Technique Uses Body as 'Bioreactor' to Grow New Bone

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Science  29 Jul 2005:
Vol. 309, Issue 5735, pp. 683
DOI: 10.1126/science.309.5735.683a

Tissue engineers have long dreamed of starting with a small clutch of cells in a petri dish and growing new organs that can then be transplanted into patients. The strategy has worked for relatively simple, thin tissues such as skin and cartilage that don't depend on a well-formed network of blood vessels to deliver food and oxygen. But it hasn't panned out for more complex tissues shot through with vessels, such as bone and liver. Now a novel approach to tissue engineering that grows bone inside a patient's own body could change all that.

In a paper published online this week by the Proceedings of the National Academy of Sciences, researchers from the United States, the United Kingdom, and Switzerland report that they grew large amounts of new bone alongside the long leg bones of rabbits. When they harvested and transplanted the new bone into bone defects in the same animal, the defects healed and were indistinguishable from the original.

“This is a fresh, new strategy for tissue engineering that relies on the body's own capacity to regenerate itself,” says Antonios Mikos, a tissue engineering specialist at Rice University in Houston, Texas. “I think it will have an enormous impact on the field.”

The field of tissue engineering could use some help. Attempts to grow complex tissues outside the body have progressed in fits and starts. Italian researchers, for example, have coaxed bone marrow cells injected into a ceramic matrix to create new bone. But organisms have been unable to resorb and remodel the tissue, as occurs with normal bone. To avoid such problems, researchers led by tissue engineers Prasad Shastri at Vanderbilt University in Nashville, Tennessee, and Molly Stevens and Robert Langer at the Massachusetts Institute of Technology in Cambridge decided to see if they could let the body handle it itself.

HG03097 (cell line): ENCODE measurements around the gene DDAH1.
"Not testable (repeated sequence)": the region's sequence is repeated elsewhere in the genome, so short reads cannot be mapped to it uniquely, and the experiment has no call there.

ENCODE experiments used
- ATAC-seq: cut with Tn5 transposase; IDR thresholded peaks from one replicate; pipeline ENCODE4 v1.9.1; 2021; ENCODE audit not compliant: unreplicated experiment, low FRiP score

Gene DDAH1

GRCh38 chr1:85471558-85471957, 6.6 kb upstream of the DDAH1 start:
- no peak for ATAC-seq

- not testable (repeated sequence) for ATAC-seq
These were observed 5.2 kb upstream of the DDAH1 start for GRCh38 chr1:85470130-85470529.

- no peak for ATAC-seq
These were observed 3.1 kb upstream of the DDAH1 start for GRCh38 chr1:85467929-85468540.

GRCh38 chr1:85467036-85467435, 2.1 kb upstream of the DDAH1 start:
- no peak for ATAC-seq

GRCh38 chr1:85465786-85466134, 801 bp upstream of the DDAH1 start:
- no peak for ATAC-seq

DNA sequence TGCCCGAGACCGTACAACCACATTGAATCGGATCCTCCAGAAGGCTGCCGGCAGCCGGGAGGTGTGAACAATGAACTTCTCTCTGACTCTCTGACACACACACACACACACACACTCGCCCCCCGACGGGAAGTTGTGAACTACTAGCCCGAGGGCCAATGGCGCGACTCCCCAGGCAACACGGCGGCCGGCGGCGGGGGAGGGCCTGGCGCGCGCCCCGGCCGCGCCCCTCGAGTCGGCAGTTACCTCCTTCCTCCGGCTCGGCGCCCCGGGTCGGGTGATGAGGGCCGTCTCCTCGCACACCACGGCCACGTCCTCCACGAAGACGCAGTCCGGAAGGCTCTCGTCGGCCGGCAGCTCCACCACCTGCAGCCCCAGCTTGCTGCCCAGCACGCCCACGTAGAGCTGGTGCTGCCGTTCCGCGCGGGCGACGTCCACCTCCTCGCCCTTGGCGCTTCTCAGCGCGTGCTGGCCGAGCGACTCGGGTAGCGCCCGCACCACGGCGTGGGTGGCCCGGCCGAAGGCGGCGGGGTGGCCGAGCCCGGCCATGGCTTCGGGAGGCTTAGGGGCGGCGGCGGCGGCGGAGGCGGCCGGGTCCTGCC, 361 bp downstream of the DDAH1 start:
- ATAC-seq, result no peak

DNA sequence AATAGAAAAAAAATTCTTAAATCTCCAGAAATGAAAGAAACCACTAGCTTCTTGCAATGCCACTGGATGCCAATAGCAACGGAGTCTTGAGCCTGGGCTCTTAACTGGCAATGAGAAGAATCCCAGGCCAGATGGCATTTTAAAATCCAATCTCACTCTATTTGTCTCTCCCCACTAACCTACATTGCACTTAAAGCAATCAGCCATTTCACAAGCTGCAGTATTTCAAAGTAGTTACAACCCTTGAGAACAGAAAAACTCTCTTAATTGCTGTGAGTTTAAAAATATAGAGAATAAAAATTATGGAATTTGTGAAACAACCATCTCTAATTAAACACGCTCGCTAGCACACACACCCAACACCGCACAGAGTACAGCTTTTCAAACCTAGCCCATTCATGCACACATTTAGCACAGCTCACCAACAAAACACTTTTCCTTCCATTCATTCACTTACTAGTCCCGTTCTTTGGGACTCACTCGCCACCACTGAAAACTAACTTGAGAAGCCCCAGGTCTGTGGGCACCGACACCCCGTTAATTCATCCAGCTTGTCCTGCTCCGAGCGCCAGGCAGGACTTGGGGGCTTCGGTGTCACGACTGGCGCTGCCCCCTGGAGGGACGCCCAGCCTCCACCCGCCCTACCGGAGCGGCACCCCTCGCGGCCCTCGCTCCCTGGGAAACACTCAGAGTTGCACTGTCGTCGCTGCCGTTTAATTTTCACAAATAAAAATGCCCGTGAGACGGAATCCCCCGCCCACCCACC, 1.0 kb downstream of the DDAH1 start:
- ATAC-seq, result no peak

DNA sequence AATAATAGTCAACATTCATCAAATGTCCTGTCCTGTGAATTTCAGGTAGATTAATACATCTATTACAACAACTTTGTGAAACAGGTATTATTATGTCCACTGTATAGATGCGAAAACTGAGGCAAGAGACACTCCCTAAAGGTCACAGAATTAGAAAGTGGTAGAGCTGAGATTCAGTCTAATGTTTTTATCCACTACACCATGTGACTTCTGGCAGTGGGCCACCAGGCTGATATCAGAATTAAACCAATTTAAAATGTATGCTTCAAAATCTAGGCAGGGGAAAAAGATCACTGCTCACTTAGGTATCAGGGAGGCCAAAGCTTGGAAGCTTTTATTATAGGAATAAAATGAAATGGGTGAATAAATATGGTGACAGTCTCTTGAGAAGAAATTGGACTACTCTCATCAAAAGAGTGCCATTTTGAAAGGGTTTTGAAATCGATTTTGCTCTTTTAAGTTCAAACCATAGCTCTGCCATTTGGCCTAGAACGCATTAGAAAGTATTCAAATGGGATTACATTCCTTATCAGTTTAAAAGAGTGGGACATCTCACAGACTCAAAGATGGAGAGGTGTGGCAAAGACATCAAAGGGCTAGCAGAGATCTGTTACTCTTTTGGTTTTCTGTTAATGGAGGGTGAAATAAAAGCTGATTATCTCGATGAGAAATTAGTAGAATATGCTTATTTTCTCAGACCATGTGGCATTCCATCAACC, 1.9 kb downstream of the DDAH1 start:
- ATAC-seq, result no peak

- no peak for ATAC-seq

Good as new.

A surgically formed cavity acts as a “bioreactor” to grow new bone between the periosteum (Ps) and mature bone in the tibia of a rabbit (right), producing a slight bulge of new bone (left).


Bones are sheathed in a thin membrane of cells called the periosteum. If a small wound or fracture occurs, cells in the periosteum can divide and differentiate into replacement tissue, including new bone, cartilage, and ligaments. Shastri wanted to see if he and his colleagues could use this same wound-healing response to generate new tissue.

The researchers injected a surgical saline solution between the tibia—the long, lower leg bone—and the periosteum of white rabbits, a standard small animal model for studying bone. This created a small, fluid-filled cavity into which they hoped new bone would grow. To prevent the cavity from collapsing as the saline is absorbed by the body, the researchers injected a gel containing a calcium-rich compound called alginate. Previous studies have suggested that calcium helps trigger cells in the periosteum to differentiate into new bone, and that is exactly what happened, the researchers report. Within a few weeks, the alginate cavities were filled with new bone. And when that bone was removed and transplanted to damaged bone sites within the same animals, the new bone integrated seamlessly.

“I think the strength of this approach is its simplicity,” Mikos says. “It doesn't rely on the delivery of exogenous growth factors or cells.” That could make it a boon to ortho-pedic surgeons, who often need to harvest large amounts of bone from patients to fuse vertebrae in spinal fusions. That harvested bone usually comes from a patient's hip, a procedure that often produces pain for years. But if this approach works in people, it could enable physicians to generate new bone alongside a patient's shin, for example, which could then be transplanted to other sites.

The technique could also prove useful for other tissues. With a few tweaks, says Shastri, it works to generate healthy new cartilage. Now the team is looking to see if it can be used to generate liver tissue as well. If so, it may turn tissue engineers' dreams into reality.

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